On a side note, Trump will continue to work on The Apprentice while he’s president, earning $7 million for the role as executive producer while spending “zero time” on the job…If that’s true, why is NBC paying him for no work and is it ethical to take a job you don’t plan to do?

Meet the New Valerie Jarrett

scaramucci_romney_spacey_bush_twitter_328.jpegIn Davos, Anthony Scaramucci Translates Trump Message to Global Elite
Financier-turned-Trump adviser seeks to soothe nerves about the president-elect at the World Economic Forum; ‘one of the last great hopes for globalism’

“This is my 10th year here, but my first year here with a food taster,” Mr. Scaramucci quipped at the beginning of a conference session Tuesday afternoon nominally on the “Outlook for the United States” but really about President-elect Trump—and a little bit about Anthony Scaramucci….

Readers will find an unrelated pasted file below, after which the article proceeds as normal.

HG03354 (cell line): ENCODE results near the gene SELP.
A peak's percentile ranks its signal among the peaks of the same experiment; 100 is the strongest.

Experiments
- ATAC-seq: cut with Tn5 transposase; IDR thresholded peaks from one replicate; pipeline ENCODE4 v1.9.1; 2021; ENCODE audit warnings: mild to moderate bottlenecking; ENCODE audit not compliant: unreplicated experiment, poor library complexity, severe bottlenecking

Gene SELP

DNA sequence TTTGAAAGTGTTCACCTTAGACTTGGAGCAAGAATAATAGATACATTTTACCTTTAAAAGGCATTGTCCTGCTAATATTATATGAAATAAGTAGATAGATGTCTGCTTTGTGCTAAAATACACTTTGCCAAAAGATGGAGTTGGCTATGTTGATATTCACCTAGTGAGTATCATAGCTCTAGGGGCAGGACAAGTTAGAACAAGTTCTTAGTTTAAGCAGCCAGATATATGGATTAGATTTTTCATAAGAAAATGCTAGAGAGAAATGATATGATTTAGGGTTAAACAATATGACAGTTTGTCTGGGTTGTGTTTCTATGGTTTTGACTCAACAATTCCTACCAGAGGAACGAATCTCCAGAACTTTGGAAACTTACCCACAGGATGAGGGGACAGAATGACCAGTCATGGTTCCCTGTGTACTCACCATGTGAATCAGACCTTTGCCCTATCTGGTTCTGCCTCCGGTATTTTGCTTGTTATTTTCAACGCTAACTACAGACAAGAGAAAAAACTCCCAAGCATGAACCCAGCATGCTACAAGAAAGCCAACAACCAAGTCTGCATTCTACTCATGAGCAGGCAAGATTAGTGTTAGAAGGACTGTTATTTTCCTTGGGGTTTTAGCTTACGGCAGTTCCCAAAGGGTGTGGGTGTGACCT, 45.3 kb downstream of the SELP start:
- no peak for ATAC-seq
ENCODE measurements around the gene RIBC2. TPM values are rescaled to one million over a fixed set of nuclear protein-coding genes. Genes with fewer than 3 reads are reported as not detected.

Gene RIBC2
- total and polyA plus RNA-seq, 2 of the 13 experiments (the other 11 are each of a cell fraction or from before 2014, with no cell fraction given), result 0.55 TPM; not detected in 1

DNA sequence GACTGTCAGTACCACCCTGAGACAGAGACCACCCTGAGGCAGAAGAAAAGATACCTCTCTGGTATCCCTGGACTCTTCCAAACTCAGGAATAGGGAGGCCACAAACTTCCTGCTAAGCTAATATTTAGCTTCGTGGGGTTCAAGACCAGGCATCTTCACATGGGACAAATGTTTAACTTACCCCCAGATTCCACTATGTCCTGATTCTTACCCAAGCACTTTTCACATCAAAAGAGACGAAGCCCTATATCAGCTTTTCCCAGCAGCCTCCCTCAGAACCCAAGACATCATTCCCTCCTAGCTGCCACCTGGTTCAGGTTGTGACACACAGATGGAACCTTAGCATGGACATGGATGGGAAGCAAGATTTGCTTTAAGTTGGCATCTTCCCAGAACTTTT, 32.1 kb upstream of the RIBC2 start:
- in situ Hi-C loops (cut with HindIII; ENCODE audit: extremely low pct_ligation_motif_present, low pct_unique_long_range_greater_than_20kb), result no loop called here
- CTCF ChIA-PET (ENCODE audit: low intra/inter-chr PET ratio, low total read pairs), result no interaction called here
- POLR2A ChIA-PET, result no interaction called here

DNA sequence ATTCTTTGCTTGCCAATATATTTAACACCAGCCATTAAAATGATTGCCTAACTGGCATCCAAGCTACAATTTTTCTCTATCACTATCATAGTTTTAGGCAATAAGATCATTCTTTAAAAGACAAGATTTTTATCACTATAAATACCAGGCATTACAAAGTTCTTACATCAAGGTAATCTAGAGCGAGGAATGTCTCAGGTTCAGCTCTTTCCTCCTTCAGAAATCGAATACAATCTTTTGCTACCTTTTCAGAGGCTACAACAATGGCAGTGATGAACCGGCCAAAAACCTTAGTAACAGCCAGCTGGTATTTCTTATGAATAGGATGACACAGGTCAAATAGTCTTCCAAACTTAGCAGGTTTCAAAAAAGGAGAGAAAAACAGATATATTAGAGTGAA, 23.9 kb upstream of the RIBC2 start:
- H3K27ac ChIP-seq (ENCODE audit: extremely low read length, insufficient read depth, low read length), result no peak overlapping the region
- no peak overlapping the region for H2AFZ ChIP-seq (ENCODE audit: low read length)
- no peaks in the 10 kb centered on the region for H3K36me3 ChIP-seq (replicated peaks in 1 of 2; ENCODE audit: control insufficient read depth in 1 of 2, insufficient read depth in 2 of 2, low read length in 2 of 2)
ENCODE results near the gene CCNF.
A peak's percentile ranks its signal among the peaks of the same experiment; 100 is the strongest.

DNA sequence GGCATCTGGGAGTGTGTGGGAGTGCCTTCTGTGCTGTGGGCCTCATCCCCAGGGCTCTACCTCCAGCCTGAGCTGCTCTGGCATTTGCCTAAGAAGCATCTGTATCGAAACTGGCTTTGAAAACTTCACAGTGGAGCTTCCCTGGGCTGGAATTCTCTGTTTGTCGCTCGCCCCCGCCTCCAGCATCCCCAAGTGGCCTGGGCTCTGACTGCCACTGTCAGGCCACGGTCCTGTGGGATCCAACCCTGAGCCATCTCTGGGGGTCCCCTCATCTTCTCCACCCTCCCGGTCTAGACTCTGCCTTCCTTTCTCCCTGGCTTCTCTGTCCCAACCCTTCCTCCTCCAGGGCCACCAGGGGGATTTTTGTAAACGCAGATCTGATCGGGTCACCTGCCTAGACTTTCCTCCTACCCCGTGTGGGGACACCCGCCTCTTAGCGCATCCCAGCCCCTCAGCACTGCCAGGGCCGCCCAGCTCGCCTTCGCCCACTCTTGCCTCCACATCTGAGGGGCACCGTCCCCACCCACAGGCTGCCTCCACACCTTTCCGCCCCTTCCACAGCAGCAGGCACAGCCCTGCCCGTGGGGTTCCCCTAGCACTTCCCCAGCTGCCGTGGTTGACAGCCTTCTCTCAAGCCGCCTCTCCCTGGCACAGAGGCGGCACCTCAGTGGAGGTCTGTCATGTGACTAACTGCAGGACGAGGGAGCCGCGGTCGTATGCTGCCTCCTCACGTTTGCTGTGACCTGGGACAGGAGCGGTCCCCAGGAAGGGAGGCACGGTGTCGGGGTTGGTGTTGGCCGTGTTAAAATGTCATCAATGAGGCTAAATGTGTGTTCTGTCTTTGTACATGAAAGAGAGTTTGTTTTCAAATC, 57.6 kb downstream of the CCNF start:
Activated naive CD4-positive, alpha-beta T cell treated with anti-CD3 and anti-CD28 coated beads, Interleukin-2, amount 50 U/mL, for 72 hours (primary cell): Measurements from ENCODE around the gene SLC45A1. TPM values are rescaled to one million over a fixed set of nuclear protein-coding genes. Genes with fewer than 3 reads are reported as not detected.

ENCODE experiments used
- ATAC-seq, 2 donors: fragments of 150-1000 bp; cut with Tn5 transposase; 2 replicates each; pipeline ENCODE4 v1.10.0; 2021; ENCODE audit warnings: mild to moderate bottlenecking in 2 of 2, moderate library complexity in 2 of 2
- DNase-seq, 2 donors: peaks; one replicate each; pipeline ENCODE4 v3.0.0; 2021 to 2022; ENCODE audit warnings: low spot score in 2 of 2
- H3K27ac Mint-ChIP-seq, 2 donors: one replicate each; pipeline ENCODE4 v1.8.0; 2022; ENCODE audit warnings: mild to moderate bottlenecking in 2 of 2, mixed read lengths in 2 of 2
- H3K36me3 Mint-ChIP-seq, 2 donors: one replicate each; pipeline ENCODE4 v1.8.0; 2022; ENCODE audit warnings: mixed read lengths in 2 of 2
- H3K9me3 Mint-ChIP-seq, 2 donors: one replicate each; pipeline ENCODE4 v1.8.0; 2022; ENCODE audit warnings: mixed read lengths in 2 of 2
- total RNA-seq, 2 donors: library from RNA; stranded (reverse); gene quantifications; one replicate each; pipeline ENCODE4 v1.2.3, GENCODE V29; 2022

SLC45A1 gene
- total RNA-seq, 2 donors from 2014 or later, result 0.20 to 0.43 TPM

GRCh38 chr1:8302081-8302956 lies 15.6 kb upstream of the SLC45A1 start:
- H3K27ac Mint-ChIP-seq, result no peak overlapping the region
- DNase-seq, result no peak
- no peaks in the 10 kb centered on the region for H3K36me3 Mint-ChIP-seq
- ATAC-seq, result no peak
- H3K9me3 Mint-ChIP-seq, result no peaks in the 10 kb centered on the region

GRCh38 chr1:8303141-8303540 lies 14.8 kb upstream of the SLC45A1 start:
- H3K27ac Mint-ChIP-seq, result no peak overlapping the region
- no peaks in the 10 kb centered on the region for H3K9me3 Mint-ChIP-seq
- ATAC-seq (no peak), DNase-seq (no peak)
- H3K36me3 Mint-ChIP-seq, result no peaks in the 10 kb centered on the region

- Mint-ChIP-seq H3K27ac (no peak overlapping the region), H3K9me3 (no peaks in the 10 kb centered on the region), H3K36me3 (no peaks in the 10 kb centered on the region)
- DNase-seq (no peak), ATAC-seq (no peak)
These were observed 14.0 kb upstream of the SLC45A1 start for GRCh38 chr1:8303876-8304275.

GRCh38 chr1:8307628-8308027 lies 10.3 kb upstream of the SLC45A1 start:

Mr. Scaramucci depicted the system of global trade, whose apostles and architects compose the core of the Davos audience, as in need of repair. President-elect Trump “could be one of the last great hopes for globalism,” he said….
“If you guys get a little bit upset about the tweeting or some of the things that he’s saying, I want to put your mind at ease,” he said. “Directionally, this is a super-compassionate man.”
“He’s not necessarily communicating in a way that the people in this community would love,” Mr. Scaramucci said, “but he is communicating very, very effectively to a very large group of the population in Europe and in the United States that are feeling a common struggle right now that maybe many of us here in this room do not feel.”